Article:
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Covid-19 Has Left Private Hospitals In Kenya Broke

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By Abdi Mohammed

Since March 13, 2020 when the first of Covid-19 case was confirmed in Kenya, the number of cases have risen to more than 350.

A number of initiatives have been put in place to slow the spread of the virus. Schools, community gathering spaces like bars, gyms and golf clubs are all closed and workers advised to work from home.

Public vehicles have reduced the number of people they can carry per trip. Kenyans have been ordered to put on masks whenever they leave their houses. In addition, five counties which so far bear the burden of the disease have been put under a partial lockdown.

The government has put its focus in preventing the spread of the virus and building the capacity of the healthcare system to handle those who are or will get infected. In that regard, we applaud the president for taking the virus with the seriousness it deserves and protecting the lives of citizens.

The Covid-19 pandemic has triggered unprecedented global health and economic crises. All over the world, different countries have come up with different economic measures to help their citizens overcome the economic burden if they survive the virus.

Our government has also introduced a number of measures to cushion the economy. However, in doing so, it forgot one important sector; private healthcare providers who account for more than 50 per cent of health service provision.

Policymakers at the Ministry of Health and medical associations have advised providers and doctors to halt non-essential procedures in order to preserve vital supplies for fighting Covid-19. That advisory has had a negative impact on businesses. Elective procedures are the lifeblood of many hospitals and specialty clinics, but the scaling back has led some facilities to almost have no patients.

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Many owners of health facilities and doctors are now struggling to meet payroll and other expenses. The prices of medical consumables have in some cases increased by 1,000 per cent due to shortages and global demand.

This means a direct increase on cost of doing business for hospitals. Although the government did the right thing to issue the advisory as we all take Covid-19 seriously, it is unfortunate that we don’t know how prevalent Covid-19 is and how long we should maintain the current status.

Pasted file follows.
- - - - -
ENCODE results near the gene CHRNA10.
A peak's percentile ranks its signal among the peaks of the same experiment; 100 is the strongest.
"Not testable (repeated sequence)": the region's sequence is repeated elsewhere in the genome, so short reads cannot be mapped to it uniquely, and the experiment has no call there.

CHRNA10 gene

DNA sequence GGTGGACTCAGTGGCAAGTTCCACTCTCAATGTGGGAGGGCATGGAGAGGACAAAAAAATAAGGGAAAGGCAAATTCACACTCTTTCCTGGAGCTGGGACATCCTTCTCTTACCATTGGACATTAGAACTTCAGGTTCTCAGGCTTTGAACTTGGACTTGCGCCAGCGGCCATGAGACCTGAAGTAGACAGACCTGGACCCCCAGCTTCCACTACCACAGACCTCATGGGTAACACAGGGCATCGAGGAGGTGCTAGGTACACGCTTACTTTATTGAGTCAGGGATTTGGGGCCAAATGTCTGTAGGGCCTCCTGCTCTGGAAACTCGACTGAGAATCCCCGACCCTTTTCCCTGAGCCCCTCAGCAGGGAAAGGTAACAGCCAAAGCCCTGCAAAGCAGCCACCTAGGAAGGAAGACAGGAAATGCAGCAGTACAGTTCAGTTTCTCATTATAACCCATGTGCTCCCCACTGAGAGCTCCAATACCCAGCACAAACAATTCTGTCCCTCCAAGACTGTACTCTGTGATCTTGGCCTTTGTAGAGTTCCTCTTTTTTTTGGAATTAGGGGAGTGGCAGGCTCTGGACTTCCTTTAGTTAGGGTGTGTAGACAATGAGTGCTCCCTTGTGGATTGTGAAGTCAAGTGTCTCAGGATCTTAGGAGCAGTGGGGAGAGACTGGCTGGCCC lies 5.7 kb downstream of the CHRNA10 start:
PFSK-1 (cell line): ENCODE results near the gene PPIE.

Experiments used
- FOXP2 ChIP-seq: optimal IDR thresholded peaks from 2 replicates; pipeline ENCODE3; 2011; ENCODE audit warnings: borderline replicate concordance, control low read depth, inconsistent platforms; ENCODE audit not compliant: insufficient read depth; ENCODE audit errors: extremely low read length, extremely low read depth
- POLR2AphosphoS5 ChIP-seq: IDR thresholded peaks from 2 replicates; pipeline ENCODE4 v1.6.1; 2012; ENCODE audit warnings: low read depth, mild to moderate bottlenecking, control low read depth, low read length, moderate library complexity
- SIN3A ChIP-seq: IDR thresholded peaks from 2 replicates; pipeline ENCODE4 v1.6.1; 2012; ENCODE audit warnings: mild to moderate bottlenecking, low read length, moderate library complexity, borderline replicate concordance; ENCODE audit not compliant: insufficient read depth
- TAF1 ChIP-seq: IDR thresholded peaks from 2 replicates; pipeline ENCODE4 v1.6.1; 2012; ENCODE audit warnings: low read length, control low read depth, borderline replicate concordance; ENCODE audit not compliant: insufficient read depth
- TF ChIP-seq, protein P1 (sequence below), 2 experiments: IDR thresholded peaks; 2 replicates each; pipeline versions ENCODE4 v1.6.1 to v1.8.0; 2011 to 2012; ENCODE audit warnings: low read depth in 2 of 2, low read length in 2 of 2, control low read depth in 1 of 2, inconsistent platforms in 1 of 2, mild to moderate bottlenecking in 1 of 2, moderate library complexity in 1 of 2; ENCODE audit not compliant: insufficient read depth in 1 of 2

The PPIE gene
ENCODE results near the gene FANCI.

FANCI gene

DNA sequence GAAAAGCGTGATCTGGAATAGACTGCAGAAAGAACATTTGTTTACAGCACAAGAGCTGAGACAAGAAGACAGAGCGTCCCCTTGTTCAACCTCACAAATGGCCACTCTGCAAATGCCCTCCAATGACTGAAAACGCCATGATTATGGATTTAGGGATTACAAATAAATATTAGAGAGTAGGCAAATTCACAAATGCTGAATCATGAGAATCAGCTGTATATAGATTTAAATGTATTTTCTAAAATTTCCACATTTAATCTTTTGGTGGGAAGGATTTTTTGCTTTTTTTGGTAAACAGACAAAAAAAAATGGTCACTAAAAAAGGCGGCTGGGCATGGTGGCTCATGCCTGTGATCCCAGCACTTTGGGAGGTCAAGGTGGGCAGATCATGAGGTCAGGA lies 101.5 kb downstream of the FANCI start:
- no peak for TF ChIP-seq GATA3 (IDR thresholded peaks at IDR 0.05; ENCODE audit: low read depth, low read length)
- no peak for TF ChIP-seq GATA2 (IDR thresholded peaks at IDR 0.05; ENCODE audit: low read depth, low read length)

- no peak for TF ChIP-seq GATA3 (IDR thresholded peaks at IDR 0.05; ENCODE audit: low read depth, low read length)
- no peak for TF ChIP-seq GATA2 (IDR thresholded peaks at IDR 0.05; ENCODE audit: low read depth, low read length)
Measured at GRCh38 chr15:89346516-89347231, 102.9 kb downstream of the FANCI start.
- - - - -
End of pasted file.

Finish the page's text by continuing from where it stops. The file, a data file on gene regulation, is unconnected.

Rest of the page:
Mental health

The current preparedness and response is mainly geared towards Covid-19 and the health system preparedness. Non-communicable diseases, which include cardiovascular, diabetes, cancer and chronic lung diseases are forgotten and not part of the response.

This can lead to an acute exacerbation or a life-threatening deterioration in the health of people with NCDs. Mental health needs are at the peak for both the healthcare workers and the general public.

If the current status goes on for a few months without identifying specific facilities as Covid-19 centres and allowing the rest to continue with treatment and prevention of other diseases, we will have another crisis shortly.

Before the Covid-19 outbreak in Kenya, many hospitals across the nation were already facing financial challenges. There has been a delay in payment by NHIF and other insurances which have forced most hospitals to operate from hand to mouth.

The lull in patients and lost revenue from canceling elective surgeries may bankrupt most hospitals or force them to close. The same is happening in public hospitals, but luckily they are unlikely to close.

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The alternative is hospitals and doctors in the private sector laying off their medical staff at a time when we need them most. Most of these health providers face tough choices on whether to keep or send home their employees who will be badly needed when the pandemic reaches its peak.

There are many other suppliers and companies that also depend on hospitals. These are pharmaceutical, food, transport, among others. Most hospitals in the private sector have less than 15 days cash on hand.

As a hospital association, we appeal to the government to enforce pending bills settlement by NHIF and other insurances, which will improve hospitals’ financial status and allow them not lay off healthcare workers during this crisis.

We are also appealing to be given grants as part of the economic stimulus and health system preparedness.

We appeal for the easing of movement and resumption of elective and non-emergency clinics. This will not only avert another crisis of non-communicable diseases post Covid-19, but will give providers a lifeline to continue with their operations and be ready when the need arises.

Dr Abdi is the chairman, Kenya Association of Private Hospitals


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Kenya West is a trained investigative independent journalist and a socio-political commentator on matters Kenya and Africa. Do you have a story, Scandal you want me to write on? Send me tips to [in.kenyawest@protonmail.com]

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